How are Plastics Recycled?

Sustainability is in the forefront of everyone’s mind in 2019 and both consumers and businesses alike are searching for ways of being more eco-conscious. The mass production of plastic is widely deemed as negative despite the fact that there is minimal waste in comparison to the other manufacturing materials used. Any scrap plastic that occurs as a direct result of the process is recycled and re-used, meaning very little, if any, wastage transpires from moulding services. With this in mind, we thought we’d take a look at other popular plastic products and find out how they are recycled, so you can be more informed on what happens to the packaging of your products once you pop it in the recycling box.

Carrier Bags

In 2015, the UK government began charging consumers for the plastic bags they consume and that is, in part, because they are incredibly difficult to recycle. Most household collections will reject plastic films because it is hard to separate them from other materials and they can sometimes get stuck in the machinery at sorting plants. The lightweight properties of plastic bags makes it of very low value for recycling and the risks of contamination tend to outweigh the benefits. Most supermarkets now run their own reuse or recycle schemes, and many will accept other packaging films alongside their own bags. Carrier bags that are recycled tend to be used in products with dark colours such as black or grey as a result of the contamination of the ink, lending itself to products such as bin liners.

Plastic Bottles & Lids

Bottles are amongst the most commonly collected plastic packaging because they are easy to sort and markets for efficient recycling have already been established. Bottles are usually made from one of four polymers:

PP – e.g. ketchup bottles

PET – e.g. fizzy drink bottles

HDPE – e.g. detergent bottles

PVC – e.g. large squash bottles, although this has experienced decline in recent years.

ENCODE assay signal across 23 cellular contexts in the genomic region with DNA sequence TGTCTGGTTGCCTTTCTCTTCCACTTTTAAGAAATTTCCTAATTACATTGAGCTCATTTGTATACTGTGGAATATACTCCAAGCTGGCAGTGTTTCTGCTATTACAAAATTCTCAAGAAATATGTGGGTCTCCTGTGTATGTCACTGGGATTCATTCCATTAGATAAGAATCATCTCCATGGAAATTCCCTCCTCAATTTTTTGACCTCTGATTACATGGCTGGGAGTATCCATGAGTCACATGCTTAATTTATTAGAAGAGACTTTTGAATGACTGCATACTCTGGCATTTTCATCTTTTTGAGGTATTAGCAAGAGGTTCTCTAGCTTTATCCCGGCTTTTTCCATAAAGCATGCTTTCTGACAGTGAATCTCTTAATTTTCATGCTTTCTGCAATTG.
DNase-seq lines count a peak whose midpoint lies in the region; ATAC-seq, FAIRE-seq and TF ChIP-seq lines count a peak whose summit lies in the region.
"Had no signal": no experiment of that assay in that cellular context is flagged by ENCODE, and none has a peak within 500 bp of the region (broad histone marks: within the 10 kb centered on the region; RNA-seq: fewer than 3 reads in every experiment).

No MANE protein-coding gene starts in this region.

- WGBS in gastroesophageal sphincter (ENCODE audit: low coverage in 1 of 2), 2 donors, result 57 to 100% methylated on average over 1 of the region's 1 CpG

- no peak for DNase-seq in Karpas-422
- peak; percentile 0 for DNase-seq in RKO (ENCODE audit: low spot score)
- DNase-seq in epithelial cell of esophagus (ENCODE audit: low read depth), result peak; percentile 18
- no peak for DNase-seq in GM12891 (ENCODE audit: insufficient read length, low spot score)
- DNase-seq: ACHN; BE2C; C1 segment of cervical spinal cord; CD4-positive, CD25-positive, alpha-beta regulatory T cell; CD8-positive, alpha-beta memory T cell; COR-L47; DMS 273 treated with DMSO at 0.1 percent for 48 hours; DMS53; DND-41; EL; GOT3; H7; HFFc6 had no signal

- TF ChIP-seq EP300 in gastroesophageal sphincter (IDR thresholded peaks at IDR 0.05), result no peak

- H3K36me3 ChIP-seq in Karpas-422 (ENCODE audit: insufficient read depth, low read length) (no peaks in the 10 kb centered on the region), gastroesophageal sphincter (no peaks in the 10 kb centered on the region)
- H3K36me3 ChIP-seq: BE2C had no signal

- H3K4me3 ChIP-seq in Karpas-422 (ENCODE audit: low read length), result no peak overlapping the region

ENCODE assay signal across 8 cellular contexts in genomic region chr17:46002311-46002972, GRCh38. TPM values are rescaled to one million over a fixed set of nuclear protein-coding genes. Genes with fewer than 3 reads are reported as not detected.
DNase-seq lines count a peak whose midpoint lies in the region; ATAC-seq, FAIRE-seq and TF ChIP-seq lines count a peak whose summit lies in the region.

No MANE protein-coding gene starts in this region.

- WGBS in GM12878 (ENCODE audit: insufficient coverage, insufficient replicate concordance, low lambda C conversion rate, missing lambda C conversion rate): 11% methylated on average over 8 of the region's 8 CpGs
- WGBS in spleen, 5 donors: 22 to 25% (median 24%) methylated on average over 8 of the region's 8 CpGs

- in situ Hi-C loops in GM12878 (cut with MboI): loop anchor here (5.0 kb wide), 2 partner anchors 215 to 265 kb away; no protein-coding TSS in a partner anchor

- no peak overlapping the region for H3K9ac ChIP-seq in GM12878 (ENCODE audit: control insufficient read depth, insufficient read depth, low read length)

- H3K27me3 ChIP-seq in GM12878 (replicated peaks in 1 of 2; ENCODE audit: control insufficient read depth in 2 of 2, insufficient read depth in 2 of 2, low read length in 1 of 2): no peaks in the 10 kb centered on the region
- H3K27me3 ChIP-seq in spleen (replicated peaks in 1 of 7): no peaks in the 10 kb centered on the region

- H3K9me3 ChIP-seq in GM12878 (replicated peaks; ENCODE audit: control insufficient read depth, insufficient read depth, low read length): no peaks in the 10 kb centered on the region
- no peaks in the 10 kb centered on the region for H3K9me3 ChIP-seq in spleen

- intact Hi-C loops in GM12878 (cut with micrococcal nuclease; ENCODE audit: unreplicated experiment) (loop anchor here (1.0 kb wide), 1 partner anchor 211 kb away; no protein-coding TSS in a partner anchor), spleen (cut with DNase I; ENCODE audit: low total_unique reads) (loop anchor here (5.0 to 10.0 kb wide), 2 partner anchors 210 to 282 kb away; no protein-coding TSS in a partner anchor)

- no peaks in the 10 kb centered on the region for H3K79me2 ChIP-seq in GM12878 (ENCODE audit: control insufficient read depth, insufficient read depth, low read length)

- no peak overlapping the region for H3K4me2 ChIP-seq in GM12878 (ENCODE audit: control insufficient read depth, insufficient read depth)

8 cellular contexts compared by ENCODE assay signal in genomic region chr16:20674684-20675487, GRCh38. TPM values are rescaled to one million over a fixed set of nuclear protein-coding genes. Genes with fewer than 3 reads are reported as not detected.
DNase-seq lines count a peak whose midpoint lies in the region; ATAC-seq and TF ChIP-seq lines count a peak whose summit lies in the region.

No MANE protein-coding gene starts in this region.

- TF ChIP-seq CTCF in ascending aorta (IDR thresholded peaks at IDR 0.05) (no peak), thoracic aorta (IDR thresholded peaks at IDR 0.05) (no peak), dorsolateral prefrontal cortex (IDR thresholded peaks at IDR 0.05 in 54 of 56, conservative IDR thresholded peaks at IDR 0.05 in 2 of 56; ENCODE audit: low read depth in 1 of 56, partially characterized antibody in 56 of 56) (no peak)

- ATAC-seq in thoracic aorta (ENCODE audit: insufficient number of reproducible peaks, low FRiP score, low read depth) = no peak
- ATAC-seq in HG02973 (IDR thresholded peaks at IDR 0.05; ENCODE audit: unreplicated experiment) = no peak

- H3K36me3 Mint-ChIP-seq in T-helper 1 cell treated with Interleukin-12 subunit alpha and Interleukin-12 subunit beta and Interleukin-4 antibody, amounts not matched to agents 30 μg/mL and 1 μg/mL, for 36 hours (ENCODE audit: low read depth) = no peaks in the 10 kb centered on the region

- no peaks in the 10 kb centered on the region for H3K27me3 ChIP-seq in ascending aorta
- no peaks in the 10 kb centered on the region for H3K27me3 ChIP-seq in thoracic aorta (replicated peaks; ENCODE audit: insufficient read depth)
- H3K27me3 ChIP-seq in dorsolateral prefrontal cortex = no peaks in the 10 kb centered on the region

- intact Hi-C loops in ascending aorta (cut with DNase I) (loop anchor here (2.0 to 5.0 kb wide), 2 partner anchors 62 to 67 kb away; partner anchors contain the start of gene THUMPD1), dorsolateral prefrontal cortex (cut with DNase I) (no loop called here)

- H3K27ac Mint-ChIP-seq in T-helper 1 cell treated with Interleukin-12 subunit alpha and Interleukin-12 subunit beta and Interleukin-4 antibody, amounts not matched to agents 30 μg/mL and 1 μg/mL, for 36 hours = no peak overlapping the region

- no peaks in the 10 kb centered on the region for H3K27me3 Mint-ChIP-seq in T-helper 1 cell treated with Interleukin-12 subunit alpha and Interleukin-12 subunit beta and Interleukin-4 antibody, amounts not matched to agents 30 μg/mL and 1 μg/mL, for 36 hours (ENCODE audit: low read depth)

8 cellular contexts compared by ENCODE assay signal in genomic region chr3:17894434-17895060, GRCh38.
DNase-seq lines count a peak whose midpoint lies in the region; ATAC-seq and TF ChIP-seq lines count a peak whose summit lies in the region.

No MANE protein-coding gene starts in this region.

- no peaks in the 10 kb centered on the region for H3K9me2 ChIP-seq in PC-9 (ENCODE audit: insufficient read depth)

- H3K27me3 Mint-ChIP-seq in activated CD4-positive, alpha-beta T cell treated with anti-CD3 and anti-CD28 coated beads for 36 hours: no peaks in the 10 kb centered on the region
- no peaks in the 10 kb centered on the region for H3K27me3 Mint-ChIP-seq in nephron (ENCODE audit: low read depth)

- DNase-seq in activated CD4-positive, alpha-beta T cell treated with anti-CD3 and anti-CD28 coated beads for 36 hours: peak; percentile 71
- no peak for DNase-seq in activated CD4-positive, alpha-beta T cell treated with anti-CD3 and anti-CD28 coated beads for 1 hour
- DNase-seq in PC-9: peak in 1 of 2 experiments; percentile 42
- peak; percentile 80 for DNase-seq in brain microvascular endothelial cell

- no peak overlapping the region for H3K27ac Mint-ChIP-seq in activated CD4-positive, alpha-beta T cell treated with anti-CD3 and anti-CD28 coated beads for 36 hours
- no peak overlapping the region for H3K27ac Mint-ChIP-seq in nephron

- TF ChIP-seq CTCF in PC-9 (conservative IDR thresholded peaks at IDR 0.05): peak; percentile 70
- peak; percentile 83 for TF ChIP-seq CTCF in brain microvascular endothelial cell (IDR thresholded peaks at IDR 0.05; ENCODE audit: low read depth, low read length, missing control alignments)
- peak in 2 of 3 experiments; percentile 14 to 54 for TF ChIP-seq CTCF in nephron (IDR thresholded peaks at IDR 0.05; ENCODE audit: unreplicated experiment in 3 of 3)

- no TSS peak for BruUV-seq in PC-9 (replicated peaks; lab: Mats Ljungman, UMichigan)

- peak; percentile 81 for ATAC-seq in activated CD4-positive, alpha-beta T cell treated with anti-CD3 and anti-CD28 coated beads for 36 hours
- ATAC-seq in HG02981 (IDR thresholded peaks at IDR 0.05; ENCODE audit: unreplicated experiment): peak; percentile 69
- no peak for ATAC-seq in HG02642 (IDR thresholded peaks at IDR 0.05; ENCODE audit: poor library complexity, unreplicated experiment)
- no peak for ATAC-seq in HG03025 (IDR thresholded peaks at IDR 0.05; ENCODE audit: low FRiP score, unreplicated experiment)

The lids can be made from a different polymer to the bottle which can cause contamination, so some processes will require separation. That said, advanced systems have accounted for this and, depending on the recycling plant, many will be able to separate the lids using machinery. Washing and squashing bottles will make the most of the recycling capacity. Bottles are then sold, shipped, melted, resold and shipped again and can be shipped all over the world before starting a new life as part of a carpet, clothing or another bottle. This is possible because the properties of plastic are resistant to decomposition. They are thought to have a life span of over 500 years, so it’s safe to say the next bottle you have is likely to have started life or existed on this planet in one form or another.

Flower pots

Some plastics are difficult to recycle because they are made from a rigid form of plastic or are contaminated by whatever their purpose is in the first place. In the case of flower pots, they are traditionally made from polypropylene which then becomes highly contaminated because of the soil. However, these types of plastic lend themselves to reuse as opposed to recycling and garden centres will accept used pots. Forward-thinking retailers are now selling plants that can be placed directly into the ground thanks to the bio-degradable nature of their container. It is this type of innovation that the plastic industry relies on to avoid exhausting resources.

Food Containers

Plastic tubs, pots and trays from food packaging are usually accepted in kerbside collection containers. That said, there are still some made from unrecyclable materials such as polystyrene and those looking to be more eco-conscious in 2019 should avoid brands that continue to utilise these materials despite the wide availability of recyclable alternatives. Food containers usually face a completely different issue altogether and a lack of cleaning compromises the original value of the packaging. Many households will chuck dirty, unwashed pots in the recycling, making food contamination one of the biggest issues facing the industry at the moment. Other packaging such as the black tray that usually comes with ready meals are unrecyclable because the majority of sorting plants use optical techniques to identify polymers and are unable to do so if they are black. Margarine tubs are made from a range of different polymers, making them difficult to sort efficiently and the oils and fats absorbed from the product inside can contaminate and decrease the value of the plastic.

That concludes our guide to just some of the most recycled household products and the journey they go through from your recycling bin. The process is far from straightforward, and there are a range of different factors affecting the recyclability of a product. If you and your business require plastic extrusion products you can rest-assured that the process is as efficient as possible and avoids plastic wastage as much as possible. Not only does this keep costs down for clients, but we can also ensure that here at Opus Plastics, we’re taking responsibility for keeping our carbon footprint to a bare minimum. If you’d like to speak to us about the services we offer, please don’t hesitate to contact us today and a member of our passionate and dedicated team will be happy to help.

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